Finding a place to live is never a straightforward or enjoyable experience but if you happen to be disabled, the process is so much harder.  If you have additional access needs, finding suitable accommodation can still be an absolute lottery.  I recently went undercover for BBC Inside Out in Bath to experience for myself how bad it can be.

Sadly, it was everything I was expecting.

I phoned 20 different letting agents in Bath to try to find a house.

Out of those, I only managed to book five viewings for properties that were supposedly suitable for my needs. In reality, just one of them turned out to be accessible and that was a brand new build.

‘Lack of understanding’

I found the single biggest problem to be a lack of understanding or information from agents about whether or not their properties were accessible.

Of course, it would be unfair to suggest all estate agents should be qualified access auditors or experts in disability, but just being able to tell a customer whether or not a property has steps at the entrance or not can avoid a wheelchair-user making a completely wasted journey for a viewing. Sadly, this routinely happens.

During my research for the programme, I came across countless examples of disabled people being shown woefully inappropriate properties.

I was personally shown a property in a Georgian town house building that had three huge stone steps just to get into the foyer of the building.

On another occasion I was shown a flat that was so small, it was impossible to manoeuvre a wheelchair around inside, and there were steps to access other rooms inside.

These are not isolated incidents; they are happening every single day right across the country, causing inconvenience and upset on a large scale.

I met some people who have been looking for more than four months and are yet to find a single suitable property – and these are not people with complex needs.

Of course, the blame does not lie squarely at the door of the estate agents.

There are lots of other issues at play, notably a general lack of suitable accessible properties available. However, my experience has been that agents can do so much more to make the lives of disabled house-hunters easier.

What is perhaps most frustrating is that many of the changes needed are not difficult to implement; they do not need any significant investment in terms of cost, only a bit of time and effort.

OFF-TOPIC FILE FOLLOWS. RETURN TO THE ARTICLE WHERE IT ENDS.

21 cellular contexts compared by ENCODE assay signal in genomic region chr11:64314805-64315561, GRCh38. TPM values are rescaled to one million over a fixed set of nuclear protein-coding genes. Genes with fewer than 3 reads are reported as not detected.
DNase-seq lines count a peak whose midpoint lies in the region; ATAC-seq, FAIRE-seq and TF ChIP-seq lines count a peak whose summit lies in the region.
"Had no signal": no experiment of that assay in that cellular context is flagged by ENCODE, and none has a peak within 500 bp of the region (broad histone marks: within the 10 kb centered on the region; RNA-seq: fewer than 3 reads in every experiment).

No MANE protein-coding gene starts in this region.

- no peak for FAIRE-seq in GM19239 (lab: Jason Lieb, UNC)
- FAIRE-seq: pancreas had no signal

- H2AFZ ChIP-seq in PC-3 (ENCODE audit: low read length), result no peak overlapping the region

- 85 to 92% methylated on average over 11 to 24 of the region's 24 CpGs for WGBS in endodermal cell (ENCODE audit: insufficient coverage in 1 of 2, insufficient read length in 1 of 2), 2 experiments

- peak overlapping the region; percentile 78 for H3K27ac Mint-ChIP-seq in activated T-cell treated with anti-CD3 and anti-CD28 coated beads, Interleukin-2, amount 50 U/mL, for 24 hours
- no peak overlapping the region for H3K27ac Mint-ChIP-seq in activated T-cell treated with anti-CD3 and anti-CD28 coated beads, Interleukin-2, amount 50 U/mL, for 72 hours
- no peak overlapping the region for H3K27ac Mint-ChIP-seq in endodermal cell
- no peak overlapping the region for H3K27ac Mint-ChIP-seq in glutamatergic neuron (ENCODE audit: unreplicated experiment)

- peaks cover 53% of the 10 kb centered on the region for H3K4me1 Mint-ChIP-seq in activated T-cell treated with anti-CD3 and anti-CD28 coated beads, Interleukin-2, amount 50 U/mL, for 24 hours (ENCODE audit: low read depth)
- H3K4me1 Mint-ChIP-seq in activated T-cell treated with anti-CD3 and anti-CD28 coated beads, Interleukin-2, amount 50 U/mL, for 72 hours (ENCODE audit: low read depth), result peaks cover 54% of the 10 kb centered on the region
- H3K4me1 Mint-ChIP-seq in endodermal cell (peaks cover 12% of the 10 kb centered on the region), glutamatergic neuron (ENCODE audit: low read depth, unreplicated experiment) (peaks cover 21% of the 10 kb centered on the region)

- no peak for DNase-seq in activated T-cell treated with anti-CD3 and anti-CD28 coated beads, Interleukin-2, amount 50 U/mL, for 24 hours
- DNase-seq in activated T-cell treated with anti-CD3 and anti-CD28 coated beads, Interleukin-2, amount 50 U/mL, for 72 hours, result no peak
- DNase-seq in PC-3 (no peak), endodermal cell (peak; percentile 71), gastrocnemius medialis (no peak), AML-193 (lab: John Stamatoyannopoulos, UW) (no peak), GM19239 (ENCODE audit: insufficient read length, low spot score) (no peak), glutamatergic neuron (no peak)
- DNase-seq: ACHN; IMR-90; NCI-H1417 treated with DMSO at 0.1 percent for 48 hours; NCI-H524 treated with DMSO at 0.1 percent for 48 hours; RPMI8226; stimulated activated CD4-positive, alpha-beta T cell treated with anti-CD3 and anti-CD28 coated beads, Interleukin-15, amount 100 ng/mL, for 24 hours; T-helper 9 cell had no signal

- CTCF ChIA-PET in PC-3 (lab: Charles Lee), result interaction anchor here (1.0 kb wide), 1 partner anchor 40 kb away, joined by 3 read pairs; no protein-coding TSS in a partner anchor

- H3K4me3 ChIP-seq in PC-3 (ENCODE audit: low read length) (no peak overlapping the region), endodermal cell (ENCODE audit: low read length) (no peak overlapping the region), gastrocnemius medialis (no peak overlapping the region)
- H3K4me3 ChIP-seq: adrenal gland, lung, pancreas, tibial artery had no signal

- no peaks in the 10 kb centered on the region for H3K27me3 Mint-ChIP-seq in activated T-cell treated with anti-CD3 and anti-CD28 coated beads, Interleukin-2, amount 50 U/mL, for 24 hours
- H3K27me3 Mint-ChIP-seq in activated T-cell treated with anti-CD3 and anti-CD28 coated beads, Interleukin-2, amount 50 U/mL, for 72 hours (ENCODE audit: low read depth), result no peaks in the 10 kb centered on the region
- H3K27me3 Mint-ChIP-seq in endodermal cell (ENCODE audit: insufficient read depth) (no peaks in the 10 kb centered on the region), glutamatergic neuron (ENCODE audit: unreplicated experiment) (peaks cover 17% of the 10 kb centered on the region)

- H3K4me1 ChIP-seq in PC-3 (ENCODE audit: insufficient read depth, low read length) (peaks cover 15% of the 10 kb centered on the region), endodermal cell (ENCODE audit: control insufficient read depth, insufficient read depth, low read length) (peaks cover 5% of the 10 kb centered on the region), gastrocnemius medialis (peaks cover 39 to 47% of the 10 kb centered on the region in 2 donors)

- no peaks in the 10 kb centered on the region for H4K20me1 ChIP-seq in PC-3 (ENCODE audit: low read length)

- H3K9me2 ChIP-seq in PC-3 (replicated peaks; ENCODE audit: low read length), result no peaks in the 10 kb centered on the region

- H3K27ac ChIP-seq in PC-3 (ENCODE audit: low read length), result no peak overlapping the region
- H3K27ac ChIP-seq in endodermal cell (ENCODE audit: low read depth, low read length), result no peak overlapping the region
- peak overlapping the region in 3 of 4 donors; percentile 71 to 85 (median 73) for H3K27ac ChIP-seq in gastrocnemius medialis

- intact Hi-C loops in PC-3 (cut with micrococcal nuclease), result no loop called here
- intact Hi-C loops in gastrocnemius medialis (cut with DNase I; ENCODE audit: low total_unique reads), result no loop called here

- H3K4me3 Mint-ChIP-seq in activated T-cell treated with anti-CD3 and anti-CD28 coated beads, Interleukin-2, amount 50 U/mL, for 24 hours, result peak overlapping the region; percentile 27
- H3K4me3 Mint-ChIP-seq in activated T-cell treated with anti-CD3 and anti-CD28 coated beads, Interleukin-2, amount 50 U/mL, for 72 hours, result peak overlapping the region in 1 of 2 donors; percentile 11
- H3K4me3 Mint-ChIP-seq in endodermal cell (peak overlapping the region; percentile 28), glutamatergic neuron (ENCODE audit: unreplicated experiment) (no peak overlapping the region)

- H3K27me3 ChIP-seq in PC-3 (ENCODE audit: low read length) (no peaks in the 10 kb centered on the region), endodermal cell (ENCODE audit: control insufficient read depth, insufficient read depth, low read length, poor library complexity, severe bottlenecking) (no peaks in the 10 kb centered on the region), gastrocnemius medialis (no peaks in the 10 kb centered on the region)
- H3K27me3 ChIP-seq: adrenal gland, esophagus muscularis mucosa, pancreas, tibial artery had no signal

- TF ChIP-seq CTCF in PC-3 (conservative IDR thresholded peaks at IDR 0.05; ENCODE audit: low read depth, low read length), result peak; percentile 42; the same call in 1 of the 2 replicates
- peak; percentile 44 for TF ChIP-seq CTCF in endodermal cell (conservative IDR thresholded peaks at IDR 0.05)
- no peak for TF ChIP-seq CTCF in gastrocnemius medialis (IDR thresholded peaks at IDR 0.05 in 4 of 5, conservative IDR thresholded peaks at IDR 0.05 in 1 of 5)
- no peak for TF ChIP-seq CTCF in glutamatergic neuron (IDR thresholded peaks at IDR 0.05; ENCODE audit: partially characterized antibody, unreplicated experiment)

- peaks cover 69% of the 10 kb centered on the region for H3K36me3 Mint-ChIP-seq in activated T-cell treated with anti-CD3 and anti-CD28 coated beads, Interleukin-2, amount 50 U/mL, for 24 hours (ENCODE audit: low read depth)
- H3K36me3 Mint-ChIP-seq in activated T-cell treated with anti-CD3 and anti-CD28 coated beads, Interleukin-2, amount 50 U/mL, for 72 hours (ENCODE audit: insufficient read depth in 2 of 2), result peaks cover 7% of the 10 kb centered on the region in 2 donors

‘Informed decision’

One suggested solution is to introduce a similar scheme to that used in the hotel and bed-and-breakfast industry.

There, each property has to publish details of the accessibility of its accommodation on its websites or literature, providing disabled people with the tools to make an informed decision.

This is something that could easily translate to the private rental market. Making it compulsory for landlords and/or agents to provide simple information about their properties would be a quick and easy way to improve life for everybody.

It also makes commercial sense – there are about 11 million disabled people in the UK, and neglecting to cater for them is effectively excluding a huge proportion of the potential customer base.

In a statement, the Association of Residential Letting Agents (ARLA) – the self-regulating body that represents the lettings industry – says that it is important for ARLA members to provide a “professional service to their customers – whether landlords or tenants”.

The statement added: “We cannot comment on the specific cases you mentioned without having seen the programme.

“However, our code of conduct states that members should not discriminate against a client or tenant on grounds of race, colour, creed or disability.”

In my experience, the lettings industry has a long way to go to improve access for disabled people, reducing the opportunities for so many people to live independently and lead fulfilling lives.

bbc By Paul Carter